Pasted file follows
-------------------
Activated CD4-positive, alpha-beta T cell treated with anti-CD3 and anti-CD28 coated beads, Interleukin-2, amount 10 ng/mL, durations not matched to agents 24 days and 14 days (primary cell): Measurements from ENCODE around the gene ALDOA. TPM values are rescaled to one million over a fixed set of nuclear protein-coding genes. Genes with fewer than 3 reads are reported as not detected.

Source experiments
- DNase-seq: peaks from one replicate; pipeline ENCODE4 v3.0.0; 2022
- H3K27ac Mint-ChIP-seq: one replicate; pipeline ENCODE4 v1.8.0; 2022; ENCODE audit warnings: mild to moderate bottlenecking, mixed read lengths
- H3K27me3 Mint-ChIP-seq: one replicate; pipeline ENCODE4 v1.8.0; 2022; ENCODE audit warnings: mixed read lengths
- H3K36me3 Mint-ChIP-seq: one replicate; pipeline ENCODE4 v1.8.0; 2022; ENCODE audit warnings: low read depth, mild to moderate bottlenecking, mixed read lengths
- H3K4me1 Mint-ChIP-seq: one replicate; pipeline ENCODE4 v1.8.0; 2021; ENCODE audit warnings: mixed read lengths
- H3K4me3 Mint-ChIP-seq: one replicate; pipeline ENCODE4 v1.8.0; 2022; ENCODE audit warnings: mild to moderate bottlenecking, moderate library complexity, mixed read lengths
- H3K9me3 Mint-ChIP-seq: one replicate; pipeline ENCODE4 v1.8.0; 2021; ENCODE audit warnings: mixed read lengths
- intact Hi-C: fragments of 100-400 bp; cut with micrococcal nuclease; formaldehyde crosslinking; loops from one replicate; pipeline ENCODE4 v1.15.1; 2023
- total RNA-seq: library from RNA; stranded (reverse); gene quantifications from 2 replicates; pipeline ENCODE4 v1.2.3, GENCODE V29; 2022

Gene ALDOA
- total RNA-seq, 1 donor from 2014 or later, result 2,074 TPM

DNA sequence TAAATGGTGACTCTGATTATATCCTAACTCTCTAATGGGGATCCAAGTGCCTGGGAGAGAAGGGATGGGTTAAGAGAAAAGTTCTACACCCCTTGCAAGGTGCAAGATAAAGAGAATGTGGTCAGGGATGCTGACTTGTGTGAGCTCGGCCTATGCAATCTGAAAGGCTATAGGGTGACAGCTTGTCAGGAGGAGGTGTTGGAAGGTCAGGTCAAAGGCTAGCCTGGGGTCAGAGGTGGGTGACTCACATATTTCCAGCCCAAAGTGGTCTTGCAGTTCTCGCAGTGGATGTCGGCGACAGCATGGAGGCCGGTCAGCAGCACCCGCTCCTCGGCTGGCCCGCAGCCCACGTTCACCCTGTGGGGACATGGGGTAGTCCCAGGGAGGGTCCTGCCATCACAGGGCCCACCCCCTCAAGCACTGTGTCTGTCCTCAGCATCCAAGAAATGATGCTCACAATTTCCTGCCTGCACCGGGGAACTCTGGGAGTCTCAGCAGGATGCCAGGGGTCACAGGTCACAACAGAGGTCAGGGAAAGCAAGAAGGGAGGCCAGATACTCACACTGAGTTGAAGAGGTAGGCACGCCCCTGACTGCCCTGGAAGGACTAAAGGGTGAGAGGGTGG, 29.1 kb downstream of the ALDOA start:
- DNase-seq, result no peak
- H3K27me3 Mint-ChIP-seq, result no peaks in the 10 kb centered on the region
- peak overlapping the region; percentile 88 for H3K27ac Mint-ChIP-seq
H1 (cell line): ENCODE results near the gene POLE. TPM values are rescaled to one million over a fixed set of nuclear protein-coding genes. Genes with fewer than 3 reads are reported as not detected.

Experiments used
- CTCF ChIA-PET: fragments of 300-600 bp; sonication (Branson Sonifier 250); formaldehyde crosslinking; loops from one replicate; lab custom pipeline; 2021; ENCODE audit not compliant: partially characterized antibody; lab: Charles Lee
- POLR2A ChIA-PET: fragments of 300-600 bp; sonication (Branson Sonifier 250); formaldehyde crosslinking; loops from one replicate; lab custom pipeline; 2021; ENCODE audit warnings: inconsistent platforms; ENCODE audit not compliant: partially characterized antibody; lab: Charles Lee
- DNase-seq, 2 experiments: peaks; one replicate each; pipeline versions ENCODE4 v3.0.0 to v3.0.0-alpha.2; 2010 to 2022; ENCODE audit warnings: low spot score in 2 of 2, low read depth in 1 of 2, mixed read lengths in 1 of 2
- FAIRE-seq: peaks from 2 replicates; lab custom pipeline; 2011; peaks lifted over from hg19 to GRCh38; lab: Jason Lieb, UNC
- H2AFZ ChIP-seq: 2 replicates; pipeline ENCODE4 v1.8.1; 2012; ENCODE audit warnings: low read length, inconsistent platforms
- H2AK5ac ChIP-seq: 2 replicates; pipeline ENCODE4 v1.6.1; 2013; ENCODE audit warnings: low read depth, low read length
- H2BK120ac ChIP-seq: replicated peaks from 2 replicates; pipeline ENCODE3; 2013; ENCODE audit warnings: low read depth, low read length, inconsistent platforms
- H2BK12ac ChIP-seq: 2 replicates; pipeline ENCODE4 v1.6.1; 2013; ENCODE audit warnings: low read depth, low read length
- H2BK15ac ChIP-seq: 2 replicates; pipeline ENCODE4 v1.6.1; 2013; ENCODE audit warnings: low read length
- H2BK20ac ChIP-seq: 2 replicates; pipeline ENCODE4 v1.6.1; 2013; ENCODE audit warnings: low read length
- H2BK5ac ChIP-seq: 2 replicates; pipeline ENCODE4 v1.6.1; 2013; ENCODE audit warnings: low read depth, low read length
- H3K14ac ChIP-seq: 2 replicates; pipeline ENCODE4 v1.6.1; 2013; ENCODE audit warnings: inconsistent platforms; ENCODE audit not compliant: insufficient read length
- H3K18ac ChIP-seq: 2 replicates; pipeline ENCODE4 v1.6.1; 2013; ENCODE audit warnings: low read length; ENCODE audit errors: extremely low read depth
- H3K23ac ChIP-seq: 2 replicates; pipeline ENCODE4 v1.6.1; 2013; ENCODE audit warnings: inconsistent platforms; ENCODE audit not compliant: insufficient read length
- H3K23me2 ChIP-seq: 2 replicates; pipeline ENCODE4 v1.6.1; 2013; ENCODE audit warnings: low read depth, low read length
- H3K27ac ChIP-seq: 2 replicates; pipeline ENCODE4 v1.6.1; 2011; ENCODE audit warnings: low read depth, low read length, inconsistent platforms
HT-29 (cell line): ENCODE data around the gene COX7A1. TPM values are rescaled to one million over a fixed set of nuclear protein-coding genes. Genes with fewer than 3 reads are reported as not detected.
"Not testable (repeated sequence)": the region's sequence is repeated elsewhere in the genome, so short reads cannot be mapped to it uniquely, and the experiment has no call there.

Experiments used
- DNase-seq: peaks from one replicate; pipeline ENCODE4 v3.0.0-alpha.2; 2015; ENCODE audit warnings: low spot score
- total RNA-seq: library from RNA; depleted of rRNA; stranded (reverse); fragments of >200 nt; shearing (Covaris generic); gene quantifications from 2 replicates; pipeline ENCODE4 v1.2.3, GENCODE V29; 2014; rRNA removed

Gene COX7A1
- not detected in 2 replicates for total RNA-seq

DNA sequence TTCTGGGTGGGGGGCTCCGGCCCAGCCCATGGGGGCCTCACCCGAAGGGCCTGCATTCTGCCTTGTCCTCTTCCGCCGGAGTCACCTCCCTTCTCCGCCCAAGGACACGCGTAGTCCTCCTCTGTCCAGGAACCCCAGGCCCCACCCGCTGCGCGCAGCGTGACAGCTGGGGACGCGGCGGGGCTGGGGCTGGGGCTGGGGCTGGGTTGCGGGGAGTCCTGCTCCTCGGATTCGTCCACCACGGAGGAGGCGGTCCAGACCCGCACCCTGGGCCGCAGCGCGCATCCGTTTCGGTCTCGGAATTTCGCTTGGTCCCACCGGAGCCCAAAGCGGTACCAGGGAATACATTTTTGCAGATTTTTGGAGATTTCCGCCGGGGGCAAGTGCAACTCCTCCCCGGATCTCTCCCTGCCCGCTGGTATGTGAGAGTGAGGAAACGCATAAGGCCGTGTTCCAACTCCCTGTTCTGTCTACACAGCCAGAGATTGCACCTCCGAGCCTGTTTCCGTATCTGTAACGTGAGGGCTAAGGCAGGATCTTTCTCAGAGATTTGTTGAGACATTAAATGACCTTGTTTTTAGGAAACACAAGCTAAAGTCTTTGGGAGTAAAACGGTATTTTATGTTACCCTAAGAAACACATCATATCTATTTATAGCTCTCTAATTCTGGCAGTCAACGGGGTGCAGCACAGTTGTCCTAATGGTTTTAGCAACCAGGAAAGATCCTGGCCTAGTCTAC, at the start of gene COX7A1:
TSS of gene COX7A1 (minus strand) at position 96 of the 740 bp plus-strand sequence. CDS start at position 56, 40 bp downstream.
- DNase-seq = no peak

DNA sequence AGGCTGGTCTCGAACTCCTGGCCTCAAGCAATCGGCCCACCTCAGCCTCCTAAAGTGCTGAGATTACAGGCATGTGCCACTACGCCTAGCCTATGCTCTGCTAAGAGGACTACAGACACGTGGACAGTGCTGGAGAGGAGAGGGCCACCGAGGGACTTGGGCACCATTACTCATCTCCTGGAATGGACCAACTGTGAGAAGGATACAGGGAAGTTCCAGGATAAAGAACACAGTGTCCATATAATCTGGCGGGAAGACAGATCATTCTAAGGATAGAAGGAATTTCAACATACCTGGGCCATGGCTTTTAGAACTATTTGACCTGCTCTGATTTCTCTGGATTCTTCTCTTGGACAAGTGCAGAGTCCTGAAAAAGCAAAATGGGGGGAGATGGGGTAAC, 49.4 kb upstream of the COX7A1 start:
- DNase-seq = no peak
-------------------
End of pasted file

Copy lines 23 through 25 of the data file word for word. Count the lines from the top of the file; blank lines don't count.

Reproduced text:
- FAIRE-seq: peaks from 2 replicates; lab custom pipeline; 2011; peaks lifted over from hg19 to GRCh38; lab: Jason Lieb, UNC
- H2AFZ ChIP-seq: 2 replicates; pipeline ENCODE4 v1.8.1; 2012; ENCODE audit warnings: low read length, inconsistent platforms
- H2AK5ac ChIP-seq: 2 replicates; pipeline ENCODE4 v1.6.1; 2013; ENCODE audit warnings: low read depth, low read length